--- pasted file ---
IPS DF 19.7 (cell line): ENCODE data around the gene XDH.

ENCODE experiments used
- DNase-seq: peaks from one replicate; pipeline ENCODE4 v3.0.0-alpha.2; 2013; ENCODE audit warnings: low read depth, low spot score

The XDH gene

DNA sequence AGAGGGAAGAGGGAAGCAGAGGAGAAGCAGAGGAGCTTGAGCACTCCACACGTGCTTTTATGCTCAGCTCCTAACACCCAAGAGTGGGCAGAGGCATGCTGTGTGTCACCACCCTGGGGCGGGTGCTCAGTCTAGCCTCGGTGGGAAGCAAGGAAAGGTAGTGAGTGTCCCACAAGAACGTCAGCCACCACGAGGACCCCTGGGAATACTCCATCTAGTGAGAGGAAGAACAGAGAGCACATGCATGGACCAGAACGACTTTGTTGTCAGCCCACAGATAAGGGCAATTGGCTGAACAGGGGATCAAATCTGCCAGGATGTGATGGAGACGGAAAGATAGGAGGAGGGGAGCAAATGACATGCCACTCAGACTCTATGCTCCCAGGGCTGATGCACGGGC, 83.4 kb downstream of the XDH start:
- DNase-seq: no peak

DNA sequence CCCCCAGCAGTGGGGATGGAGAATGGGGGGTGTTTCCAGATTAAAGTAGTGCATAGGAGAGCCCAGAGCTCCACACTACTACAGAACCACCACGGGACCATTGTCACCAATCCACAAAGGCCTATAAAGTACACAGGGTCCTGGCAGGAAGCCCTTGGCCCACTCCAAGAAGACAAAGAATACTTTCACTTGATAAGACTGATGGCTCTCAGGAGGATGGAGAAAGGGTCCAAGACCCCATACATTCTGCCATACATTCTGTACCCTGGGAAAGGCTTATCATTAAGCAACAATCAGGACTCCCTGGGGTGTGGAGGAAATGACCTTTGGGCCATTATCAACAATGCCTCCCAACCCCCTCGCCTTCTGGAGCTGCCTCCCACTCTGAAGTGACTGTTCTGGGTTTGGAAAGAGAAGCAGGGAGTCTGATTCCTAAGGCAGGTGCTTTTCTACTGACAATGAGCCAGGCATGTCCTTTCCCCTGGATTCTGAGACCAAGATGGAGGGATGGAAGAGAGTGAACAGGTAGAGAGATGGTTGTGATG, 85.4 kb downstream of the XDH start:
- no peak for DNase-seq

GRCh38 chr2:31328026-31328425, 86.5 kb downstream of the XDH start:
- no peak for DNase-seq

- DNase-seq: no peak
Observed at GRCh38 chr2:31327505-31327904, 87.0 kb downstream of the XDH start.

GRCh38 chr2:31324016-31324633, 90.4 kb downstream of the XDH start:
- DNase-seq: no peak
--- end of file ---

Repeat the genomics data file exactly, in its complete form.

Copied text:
IPS DF 19.7 (cell line): ENCODE data around the gene XDH.

ENCODE experiments used
- DNase-seq: peaks from one replicate; pipeline ENCODE4 v3.0.0-alpha.2; 2013; ENCODE audit warnings: low read depth, low spot score

The XDH gene

DNA sequence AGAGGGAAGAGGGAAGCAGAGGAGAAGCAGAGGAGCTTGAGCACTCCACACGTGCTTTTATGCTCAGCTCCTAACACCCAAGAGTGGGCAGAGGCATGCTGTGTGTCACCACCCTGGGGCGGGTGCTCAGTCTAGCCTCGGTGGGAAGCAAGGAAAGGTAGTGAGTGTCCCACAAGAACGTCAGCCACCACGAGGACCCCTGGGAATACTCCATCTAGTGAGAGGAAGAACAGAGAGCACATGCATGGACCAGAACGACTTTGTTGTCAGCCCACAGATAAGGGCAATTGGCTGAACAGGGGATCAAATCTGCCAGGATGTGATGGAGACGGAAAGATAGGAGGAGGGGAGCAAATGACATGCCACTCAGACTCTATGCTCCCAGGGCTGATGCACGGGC, 83.4 kb downstream of the XDH start:
- DNase-seq: no peak

DNA sequence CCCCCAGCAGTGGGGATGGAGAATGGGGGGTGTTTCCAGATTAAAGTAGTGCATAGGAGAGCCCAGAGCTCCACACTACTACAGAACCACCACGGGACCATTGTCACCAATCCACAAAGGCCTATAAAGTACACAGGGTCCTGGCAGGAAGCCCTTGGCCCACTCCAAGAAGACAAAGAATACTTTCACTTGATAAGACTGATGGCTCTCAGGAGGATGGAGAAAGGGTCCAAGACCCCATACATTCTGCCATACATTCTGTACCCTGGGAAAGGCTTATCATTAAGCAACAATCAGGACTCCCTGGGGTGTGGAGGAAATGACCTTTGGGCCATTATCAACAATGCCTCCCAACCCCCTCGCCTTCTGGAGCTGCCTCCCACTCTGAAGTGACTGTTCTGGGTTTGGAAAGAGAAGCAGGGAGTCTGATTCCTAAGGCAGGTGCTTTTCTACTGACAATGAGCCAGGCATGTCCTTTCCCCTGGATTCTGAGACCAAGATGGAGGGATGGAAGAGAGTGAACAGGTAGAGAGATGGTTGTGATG, 85.4 kb downstream of the XDH start:
- no peak for DNase-seq

GRCh38 chr2:31328026-31328425, 86.5 kb downstream of the XDH start:
- no peak for DNase-seq

- DNase-seq: no peak
Observed at GRCh38 chr2:31327505-31327904, 87.0 kb downstream of the XDH start.

GRCh38 chr2:31324016-31324633, 90.4 kb downstream of the XDH start:
- DNase-seq: no peak